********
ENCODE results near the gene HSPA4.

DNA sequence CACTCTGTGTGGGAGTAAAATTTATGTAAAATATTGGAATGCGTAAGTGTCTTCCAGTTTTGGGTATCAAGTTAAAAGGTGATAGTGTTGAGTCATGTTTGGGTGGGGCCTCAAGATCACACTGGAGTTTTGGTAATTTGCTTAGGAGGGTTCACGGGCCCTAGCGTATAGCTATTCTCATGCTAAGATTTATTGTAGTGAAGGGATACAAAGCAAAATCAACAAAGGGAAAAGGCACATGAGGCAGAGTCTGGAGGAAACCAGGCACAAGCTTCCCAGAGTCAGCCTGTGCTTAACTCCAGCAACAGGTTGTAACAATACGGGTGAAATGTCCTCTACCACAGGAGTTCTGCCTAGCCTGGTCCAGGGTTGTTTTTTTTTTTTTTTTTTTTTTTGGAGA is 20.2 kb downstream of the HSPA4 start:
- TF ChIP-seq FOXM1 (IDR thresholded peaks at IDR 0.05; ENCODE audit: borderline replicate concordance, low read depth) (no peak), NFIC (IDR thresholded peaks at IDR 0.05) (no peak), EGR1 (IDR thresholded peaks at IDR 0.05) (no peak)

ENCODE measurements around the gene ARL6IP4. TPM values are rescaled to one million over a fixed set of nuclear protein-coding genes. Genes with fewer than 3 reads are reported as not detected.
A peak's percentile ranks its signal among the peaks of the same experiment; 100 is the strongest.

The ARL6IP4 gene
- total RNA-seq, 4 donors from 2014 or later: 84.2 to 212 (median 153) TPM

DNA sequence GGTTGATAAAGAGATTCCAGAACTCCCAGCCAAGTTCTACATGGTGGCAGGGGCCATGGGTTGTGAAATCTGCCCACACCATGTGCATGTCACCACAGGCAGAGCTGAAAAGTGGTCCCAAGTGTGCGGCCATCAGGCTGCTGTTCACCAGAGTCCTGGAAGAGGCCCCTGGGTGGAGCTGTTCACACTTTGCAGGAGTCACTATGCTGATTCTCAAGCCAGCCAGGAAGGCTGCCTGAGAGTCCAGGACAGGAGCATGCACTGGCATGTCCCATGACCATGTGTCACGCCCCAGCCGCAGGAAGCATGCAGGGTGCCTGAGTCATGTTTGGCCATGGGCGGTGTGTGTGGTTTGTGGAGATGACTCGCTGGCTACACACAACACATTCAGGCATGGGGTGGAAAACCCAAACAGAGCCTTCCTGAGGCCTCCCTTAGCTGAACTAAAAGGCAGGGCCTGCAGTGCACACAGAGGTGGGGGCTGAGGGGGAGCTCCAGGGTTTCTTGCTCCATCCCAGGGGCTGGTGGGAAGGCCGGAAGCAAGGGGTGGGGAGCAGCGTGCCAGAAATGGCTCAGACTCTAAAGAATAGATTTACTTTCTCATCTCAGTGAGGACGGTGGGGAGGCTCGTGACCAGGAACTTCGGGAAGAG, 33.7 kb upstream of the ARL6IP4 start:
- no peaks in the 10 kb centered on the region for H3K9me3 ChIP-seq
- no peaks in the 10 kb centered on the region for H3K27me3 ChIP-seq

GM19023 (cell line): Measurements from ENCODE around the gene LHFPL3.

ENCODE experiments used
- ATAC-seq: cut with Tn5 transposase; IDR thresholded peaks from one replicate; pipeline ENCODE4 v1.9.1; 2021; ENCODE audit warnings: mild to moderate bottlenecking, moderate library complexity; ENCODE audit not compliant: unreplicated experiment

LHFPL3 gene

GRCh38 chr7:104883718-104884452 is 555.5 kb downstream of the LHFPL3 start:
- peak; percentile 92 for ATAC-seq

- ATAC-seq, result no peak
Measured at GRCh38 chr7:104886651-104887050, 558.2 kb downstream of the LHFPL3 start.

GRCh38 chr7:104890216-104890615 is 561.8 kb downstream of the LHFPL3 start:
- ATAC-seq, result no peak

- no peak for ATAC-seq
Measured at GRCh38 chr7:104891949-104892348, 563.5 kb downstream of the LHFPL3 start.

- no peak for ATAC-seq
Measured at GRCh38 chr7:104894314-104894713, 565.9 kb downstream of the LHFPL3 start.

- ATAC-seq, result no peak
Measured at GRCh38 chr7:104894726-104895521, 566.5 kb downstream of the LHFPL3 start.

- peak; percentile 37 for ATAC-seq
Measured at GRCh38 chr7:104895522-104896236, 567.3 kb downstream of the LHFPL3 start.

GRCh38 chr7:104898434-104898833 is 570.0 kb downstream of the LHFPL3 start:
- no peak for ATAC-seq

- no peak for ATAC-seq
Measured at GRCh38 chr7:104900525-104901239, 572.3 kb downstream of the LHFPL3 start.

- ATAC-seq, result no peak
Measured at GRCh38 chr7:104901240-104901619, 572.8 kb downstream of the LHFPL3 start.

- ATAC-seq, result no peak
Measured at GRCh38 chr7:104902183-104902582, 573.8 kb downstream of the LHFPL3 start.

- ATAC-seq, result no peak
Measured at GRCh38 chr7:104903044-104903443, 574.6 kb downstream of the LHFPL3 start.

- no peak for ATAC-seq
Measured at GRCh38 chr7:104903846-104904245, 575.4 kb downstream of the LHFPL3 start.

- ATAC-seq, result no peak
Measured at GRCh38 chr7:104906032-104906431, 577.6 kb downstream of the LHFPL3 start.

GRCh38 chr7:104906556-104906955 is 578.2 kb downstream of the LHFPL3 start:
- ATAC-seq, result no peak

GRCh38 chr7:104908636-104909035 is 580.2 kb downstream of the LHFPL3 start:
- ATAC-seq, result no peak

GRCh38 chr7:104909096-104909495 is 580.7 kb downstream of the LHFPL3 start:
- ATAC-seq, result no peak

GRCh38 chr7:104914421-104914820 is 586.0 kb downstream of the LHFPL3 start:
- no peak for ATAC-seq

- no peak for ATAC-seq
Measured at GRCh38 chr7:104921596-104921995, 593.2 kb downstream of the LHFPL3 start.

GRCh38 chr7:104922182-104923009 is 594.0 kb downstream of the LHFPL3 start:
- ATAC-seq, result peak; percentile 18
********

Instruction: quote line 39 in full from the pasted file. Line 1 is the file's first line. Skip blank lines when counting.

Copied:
- no peak for ATAC-seq